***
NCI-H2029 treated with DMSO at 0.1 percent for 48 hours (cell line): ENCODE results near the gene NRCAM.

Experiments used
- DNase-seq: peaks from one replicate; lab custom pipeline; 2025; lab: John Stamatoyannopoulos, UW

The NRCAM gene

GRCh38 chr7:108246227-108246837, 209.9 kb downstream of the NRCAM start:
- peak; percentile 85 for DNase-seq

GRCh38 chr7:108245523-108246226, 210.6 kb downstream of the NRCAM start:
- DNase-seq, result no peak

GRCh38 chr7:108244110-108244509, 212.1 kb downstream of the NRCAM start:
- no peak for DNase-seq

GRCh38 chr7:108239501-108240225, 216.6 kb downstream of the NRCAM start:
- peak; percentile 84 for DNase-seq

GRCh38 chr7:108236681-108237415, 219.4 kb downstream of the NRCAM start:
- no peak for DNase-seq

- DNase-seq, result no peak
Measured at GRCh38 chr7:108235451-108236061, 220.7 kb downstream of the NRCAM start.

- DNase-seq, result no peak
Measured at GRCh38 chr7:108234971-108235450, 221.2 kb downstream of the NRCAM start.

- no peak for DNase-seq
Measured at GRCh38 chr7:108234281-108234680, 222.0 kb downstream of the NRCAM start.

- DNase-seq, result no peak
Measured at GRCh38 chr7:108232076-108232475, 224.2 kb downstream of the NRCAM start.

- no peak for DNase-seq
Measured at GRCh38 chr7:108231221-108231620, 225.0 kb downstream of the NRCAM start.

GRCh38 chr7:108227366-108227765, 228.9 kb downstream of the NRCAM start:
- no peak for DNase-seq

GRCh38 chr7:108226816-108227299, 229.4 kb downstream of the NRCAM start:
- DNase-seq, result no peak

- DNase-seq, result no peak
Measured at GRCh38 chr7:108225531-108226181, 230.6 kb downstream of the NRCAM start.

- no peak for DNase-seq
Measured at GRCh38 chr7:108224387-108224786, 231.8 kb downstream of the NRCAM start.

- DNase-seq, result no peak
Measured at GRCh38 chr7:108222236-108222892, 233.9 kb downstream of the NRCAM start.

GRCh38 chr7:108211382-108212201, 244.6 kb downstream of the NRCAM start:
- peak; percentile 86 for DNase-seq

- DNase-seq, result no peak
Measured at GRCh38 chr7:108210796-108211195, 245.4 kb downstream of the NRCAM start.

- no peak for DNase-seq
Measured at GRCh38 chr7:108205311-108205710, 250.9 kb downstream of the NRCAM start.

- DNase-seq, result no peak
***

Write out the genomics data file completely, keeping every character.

NCI-H2029 treated with DMSO at 0.1 percent for 48 hours (cell line): ENCODE results near the gene NRCAM.

Experiments used
- DNase-seq: peaks from one replicate; lab custom pipeline; 2025; lab: John Stamatoyannopoulos, UW

The NRCAM gene

GRCh38 chr7:108246227-108246837, 209.9 kb downstream of the NRCAM start:
- peak; percentile 85 for DNase-seq

GRCh38 chr7:108245523-108246226, 210.6 kb downstream of the NRCAM start:
- DNase-seq, result no peak

GRCh38 chr7:108244110-108244509, 212.1 kb downstream of the NRCAM start:
- no peak for DNase-seq

GRCh38 chr7:108239501-108240225, 216.6 kb downstream of the NRCAM start:
- peak; percentile 84 for DNase-seq

GRCh38 chr7:108236681-108237415, 219.4 kb downstream of the NRCAM start:
- no peak for DNase-seq

- DNase-seq, result no peak
Measured at GRCh38 chr7:108235451-108236061, 220.7 kb downstream of the NRCAM start.

- DNase-seq, result no peak
Measured at GRCh38 chr7:108234971-108235450, 221.2 kb downstream of the NRCAM start.

- no peak for DNase-seq
Measured at GRCh38 chr7:108234281-108234680, 222.0 kb downstream of the NRCAM start.

- DNase-seq, result no peak
Measured at GRCh38 chr7:108232076-108232475, 224.2 kb downstream of the NRCAM start.

- no peak for DNase-seq
Measured at GRCh38 chr7:108231221-108231620, 225.0 kb downstream of the NRCAM start.

GRCh38 chr7:108227366-108227765, 228.9 kb downstream of the NRCAM start:
- no peak for DNase-seq

GRCh38 chr7:108226816-108227299, 229.4 kb downstream of the NRCAM start:
- DNase-seq, result no peak

- DNase-seq, result no peak
Measured at GRCh38 chr7:108225531-108226181, 230.6 kb downstream of the NRCAM start.

- no peak for DNase-seq
Measured at GRCh38 chr7:108224387-108224786, 231.8 kb downstream of the NRCAM start.

- DNase-seq, result no peak
Measured at GRCh38 chr7:108222236-108222892, 233.9 kb downstream of the NRCAM start.

GRCh38 chr7:108211382-108212201, 244.6 kb downstream of the NRCAM start:
- peak; percentile 86 for DNase-seq

- DNase-seq, result no peak
Measured at GRCh38 chr7:108210796-108211195, 245.4 kb downstream of the NRCAM start.

- no peak for DNase-seq
Measured at GRCh38 chr7:108205311-108205710, 250.9 kb downstream of the NRCAM start.

- DNase-seq, result no peak